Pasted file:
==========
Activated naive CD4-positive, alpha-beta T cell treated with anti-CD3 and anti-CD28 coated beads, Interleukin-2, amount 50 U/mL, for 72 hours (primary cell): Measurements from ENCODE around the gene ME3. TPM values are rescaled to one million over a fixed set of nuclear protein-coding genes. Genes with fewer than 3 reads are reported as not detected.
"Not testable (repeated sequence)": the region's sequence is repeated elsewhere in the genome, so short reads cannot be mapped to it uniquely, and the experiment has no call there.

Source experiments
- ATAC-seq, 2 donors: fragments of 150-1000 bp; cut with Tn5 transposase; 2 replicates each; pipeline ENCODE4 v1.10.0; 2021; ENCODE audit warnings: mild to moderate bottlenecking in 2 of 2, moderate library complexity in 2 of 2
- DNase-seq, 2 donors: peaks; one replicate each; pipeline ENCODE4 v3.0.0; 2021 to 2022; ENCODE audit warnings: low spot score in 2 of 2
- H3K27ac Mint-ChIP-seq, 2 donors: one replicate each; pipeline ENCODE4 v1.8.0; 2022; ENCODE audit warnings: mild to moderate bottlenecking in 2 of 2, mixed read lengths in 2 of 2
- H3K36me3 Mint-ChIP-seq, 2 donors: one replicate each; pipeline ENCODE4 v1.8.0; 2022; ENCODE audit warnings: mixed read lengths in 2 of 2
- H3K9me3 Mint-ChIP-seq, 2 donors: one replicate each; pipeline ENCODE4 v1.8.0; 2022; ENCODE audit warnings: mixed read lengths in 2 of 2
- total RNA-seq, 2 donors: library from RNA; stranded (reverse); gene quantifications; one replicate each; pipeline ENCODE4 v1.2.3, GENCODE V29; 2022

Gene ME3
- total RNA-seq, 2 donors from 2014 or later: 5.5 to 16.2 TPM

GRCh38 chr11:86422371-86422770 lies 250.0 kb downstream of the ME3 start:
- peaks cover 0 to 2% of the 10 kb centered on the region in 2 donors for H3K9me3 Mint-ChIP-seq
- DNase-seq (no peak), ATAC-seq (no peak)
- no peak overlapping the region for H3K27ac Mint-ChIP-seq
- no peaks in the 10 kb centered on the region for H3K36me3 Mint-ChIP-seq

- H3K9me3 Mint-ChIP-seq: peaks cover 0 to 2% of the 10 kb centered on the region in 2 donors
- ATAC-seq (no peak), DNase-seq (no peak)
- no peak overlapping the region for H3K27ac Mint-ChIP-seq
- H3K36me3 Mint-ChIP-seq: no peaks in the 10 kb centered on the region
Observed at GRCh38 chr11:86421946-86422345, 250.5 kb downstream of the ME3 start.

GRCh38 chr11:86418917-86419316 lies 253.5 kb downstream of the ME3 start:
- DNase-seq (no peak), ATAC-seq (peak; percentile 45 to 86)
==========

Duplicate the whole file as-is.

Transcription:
Activated naive CD4-positive, alpha-beta T cell treated with anti-CD3 and anti-CD28 coated beads, Interleukin-2, amount 50 U/mL, for 72 hours (primary cell): Measurements from ENCODE around the gene ME3. TPM values are rescaled to one million over a fixed set of nuclear protein-coding genes. Genes with fewer than 3 reads are reported as not detected.
"Not testable (repeated sequence)": the region's sequence is repeated elsewhere in the genome, so short reads cannot be mapped to it uniquely, and the experiment has no call there.

Source experiments
- ATAC-seq, 2 donors: fragments of 150-1000 bp; cut with Tn5 transposase; 2 replicates each; pipeline ENCODE4 v1.10.0; 2021; ENCODE audit warnings: mild to moderate bottlenecking in 2 of 2, moderate library complexity in 2 of 2
- DNase-seq, 2 donors: peaks; one replicate each; pipeline ENCODE4 v3.0.0; 2021 to 2022; ENCODE audit warnings: low spot score in 2 of 2
- H3K27ac Mint-ChIP-seq, 2 donors: one replicate each; pipeline ENCODE4 v1.8.0; 2022; ENCODE audit warnings: mild to moderate bottlenecking in 2 of 2, mixed read lengths in 2 of 2
- H3K36me3 Mint-ChIP-seq, 2 donors: one replicate each; pipeline ENCODE4 v1.8.0; 2022; ENCODE audit warnings: mixed read lengths in 2 of 2
- H3K9me3 Mint-ChIP-seq, 2 donors: one replicate each; pipeline ENCODE4 v1.8.0; 2022; ENCODE audit warnings: mixed read lengths in 2 of 2
- total RNA-seq, 2 donors: library from RNA; stranded (reverse); gene quantifications; one replicate each; pipeline ENCODE4 v1.2.3, GENCODE V29; 2022

Gene ME3
- total RNA-seq, 2 donors from 2014 or later: 5.5 to 16.2 TPM

GRCh38 chr11:86422371-86422770 lies 250.0 kb downstream of the ME3 start:
- peaks cover 0 to 2% of the 10 kb centered on the region in 2 donors for H3K9me3 Mint-ChIP-seq
- DNase-seq (no peak), ATAC-seq (no peak)
- no peak overlapping the region for H3K27ac Mint-ChIP-seq
- no peaks in the 10 kb centered on the region for H3K36me3 Mint-ChIP-seq

- H3K9me3 Mint-ChIP-seq: peaks cover 0 to 2% of the 10 kb centered on the region in 2 donors
- ATAC-seq (no peak), DNase-seq (no peak)
- no peak overlapping the region for H3K27ac Mint-ChIP-seq
- H3K36me3 Mint-ChIP-seq: no peaks in the 10 kb centered on the region
Observed at GRCh38 chr11:86421946-86422345, 250.5 kb downstream of the ME3 start.

GRCh38 chr11:86418917-86419316 lies 253.5 kb downstream of the ME3 start:
- DNase-seq (no peak), ATAC-seq (peak; percentile 45 to 86)